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Care for Seniors and People with Disabilities At Risk Due To …

Toronto, Nov. 28, 2017 (GLOBE NEWSWIRE) —

Agencies that provide health care services to seniors and people with disabilities warn that Ontario’s new labour legislation could force them to reduce services, create waitlists, or increase client fees.

A recently released report commissioned by the Ontario Community Support Association (OCSA) and Home Care Ontario and produced by KPMG estimates that the Fair Workplaces, Better Jobs Act will increase costs for home and community care agencies by $85 million annually. $1.6 million of this increase is due to the minimum wage increase, and other significant costs include changes to scheduling, emergency leave and vacation requirements. Many of these changes come into effect on January 1, 2018.

The $85 million financial cost is the combined equivalent of one million PSW visits, 400,000 nursing visits and 70,000 allied health service visits through home care agencies, and over 450,000 hours of personal support, attendant care, and administrative work in community support agencies.

OCSA is supportive of most aspects the new legislation, which have enormous potential to benefit the home and community care workforce, and clients in turn. However, these benefits can only be achieved if appropriately funded. In order to avoid any negative impact to patient and client care, OCSA is calling on the province to commit to funding resultant service delivery cost increases.

Services such as home care nursing, personal support services, Meals on Wheels, Alzheimer and adult day programs, transportation to medical appointments, caregiver support, and palliative care are an essential part of Ontario’s health system, serving over a million Ontarians per year. Most of these services are provided by not-for-profit organizations, and most have not received increases to their base operational funding in seven years.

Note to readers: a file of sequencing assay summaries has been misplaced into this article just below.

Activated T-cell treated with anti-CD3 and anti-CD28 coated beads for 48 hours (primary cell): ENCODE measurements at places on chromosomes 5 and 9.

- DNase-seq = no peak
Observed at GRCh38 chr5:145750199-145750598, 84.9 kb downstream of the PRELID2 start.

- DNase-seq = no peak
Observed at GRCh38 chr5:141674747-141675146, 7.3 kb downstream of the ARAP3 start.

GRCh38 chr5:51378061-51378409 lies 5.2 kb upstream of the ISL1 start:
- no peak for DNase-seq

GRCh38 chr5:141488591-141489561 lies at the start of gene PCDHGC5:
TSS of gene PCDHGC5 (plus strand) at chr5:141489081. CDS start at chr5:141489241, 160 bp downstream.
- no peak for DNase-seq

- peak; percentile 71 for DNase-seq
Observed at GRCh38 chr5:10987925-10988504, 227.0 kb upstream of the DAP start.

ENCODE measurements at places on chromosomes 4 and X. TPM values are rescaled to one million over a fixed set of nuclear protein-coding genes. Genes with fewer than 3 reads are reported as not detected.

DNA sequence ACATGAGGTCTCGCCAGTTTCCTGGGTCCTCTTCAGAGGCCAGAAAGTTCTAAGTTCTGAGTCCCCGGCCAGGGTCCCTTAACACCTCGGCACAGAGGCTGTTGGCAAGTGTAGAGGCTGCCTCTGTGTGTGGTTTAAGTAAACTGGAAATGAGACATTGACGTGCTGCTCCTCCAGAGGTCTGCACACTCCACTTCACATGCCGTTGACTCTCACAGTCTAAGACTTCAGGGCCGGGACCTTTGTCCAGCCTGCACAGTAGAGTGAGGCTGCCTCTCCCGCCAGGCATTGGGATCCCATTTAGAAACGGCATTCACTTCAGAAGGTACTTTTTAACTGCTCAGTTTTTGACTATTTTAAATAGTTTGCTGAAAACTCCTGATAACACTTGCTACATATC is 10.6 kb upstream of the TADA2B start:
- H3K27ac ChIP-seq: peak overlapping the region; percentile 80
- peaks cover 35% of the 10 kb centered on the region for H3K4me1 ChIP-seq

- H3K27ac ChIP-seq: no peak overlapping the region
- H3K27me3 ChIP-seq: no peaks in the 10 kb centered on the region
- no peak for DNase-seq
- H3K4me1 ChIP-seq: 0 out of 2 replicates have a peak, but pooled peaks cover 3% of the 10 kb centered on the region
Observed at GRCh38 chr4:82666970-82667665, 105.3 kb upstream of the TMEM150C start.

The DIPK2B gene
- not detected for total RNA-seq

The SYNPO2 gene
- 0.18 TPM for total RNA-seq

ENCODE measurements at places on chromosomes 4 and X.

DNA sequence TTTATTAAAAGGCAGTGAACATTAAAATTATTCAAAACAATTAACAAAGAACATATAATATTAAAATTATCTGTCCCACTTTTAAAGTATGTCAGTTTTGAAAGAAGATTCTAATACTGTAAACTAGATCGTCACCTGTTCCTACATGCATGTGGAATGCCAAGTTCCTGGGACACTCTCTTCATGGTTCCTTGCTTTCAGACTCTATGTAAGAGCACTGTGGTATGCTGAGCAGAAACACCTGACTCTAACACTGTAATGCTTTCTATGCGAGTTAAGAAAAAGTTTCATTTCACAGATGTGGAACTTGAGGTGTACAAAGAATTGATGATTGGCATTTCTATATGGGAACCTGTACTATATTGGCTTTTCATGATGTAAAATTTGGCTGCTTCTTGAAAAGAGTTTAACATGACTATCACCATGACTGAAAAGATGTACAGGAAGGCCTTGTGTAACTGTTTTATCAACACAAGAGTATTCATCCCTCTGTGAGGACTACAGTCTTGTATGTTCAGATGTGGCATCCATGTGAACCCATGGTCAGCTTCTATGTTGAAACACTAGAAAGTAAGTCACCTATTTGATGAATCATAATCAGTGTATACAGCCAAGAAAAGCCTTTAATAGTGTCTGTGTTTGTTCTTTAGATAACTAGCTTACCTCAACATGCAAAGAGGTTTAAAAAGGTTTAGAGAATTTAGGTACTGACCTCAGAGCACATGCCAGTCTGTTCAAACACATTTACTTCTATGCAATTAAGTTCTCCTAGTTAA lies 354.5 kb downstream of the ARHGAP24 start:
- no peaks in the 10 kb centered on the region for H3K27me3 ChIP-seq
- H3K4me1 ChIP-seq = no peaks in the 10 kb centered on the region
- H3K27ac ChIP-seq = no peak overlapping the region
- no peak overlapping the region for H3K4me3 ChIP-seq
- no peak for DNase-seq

“When the government makes significant changes to health care operations, it must be ready to find solutions to resulting challenges faced by clients and caregivers,” says Deborah Simon, OCSA CEO.

The government has taken steps to alleviate pressures facing small business and municipalities, and the Ministry of Education has promised a funding package to child care centres. However, the government has yet to address the concerns of home and community care agencies.

“We fully support measures which build a healthier workforce, but there’s no need for those measures to be at the expense of the seniors and people with disabilities who count on us,” says Simon.



About OCSA

Across the province each year, over one million people receive home care and community support services – and the need is growing. The Ontario Community Support Association (OCSA) represents 270 not-for-profit organizations that provide home care and community support services that help seniors and people with disabilities live independently in their own homes and communities for as long as possible. These compassionate and cost-effective services improve quality of life and prevent unnecessary hospitalizations, emergency room visits and premature institutionalization. They are the key to a sustainable health care system for Ontario. For more information, visit

Interviews are available with OCSA CEO Deborah Simon.


A photo accompanying this announcement is available at

Breanne Armstrong
Ontario Community Support Association
416-256-3010/1-800-267-6272, ext. 242

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